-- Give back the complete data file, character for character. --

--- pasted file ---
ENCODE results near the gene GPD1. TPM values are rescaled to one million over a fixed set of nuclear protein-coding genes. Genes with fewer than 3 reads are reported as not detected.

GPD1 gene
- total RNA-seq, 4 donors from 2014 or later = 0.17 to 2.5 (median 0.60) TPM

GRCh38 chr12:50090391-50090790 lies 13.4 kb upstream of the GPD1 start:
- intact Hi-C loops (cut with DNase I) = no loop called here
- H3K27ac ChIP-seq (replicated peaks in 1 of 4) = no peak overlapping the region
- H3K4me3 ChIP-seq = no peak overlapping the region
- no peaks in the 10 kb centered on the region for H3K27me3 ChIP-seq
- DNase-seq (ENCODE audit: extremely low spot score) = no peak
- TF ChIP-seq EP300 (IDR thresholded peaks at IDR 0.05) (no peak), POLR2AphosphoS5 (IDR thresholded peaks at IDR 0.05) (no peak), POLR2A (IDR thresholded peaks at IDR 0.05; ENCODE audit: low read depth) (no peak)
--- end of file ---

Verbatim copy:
ENCODE results near the gene GPD1. TPM values are rescaled to one million over a fixed set of nuclear protein-coding genes. Genes with fewer than 3 reads are reported as not detected.

GPD1 gene
- total RNA-seq, 4 donors from 2014 or later = 0.17 to 2.5 (median 0.60) TPM

GRCh38 chr12:50090391-50090790 lies 13.4 kb upstream of the GPD1 start:
- intact Hi-C loops (cut with DNase I) = no loop called here
- H3K27ac ChIP-seq (replicated peaks in 1 of 4) = no peak overlapping the region
- H3K4me3 ChIP-seq = no peak overlapping the region
- no peaks in the 10 kb centered on the region for H3K27me3 ChIP-seq
- DNase-seq (ENCODE audit: extremely low spot score) = no peak
- TF ChIP-seq EP300 (IDR thresholded peaks at IDR 0.05) (no peak), POLR2AphosphoS5 (IDR thresholded peaks at IDR 0.05) (no peak), POLR2A (IDR thresholded peaks at IDR 0.05; ENCODE audit: low read depth) (no peak)